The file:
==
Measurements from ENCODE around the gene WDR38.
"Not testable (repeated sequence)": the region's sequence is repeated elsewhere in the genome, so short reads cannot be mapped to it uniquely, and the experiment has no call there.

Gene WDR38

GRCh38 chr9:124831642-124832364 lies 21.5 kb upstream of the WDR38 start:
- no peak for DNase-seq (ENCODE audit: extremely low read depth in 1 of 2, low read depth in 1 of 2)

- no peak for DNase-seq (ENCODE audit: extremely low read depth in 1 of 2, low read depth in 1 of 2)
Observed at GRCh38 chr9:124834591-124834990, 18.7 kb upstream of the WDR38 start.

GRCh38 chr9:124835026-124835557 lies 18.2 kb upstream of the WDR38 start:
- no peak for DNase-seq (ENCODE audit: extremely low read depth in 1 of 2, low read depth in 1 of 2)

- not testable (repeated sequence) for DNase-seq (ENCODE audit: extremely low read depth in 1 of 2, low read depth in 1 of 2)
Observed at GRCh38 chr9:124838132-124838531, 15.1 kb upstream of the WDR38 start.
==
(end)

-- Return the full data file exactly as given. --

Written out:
Measurements from ENCODE around the gene WDR38.
"Not testable (repeated sequence)": the region's sequence is repeated elsewhere in the genome, so short reads cannot be mapped to it uniquely, and the experiment has no call there.

Gene WDR38

GRCh38 chr9:124831642-124832364 lies 21.5 kb upstream of the WDR38 start:
- no peak for DNase-seq (ENCODE audit: extremely low read depth in 1 of 2, low read depth in 1 of 2)

- no peak for DNase-seq (ENCODE audit: extremely low read depth in 1 of 2, low read depth in 1 of 2)
Observed at GRCh38 chr9:124834591-124834990, 18.7 kb upstream of the WDR38 start.

GRCh38 chr9:124835026-124835557 lies 18.2 kb upstream of the WDR38 start:
- no peak for DNase-seq (ENCODE audit: extremely low read depth in 1 of 2, low read depth in 1 of 2)

- not testable (repeated sequence) for DNase-seq (ENCODE audit: extremely low read depth in 1 of 2, low read depth in 1 of 2)
Observed at GRCh38 chr9:124838132-124838531, 15.1 kb upstream of the WDR38 start.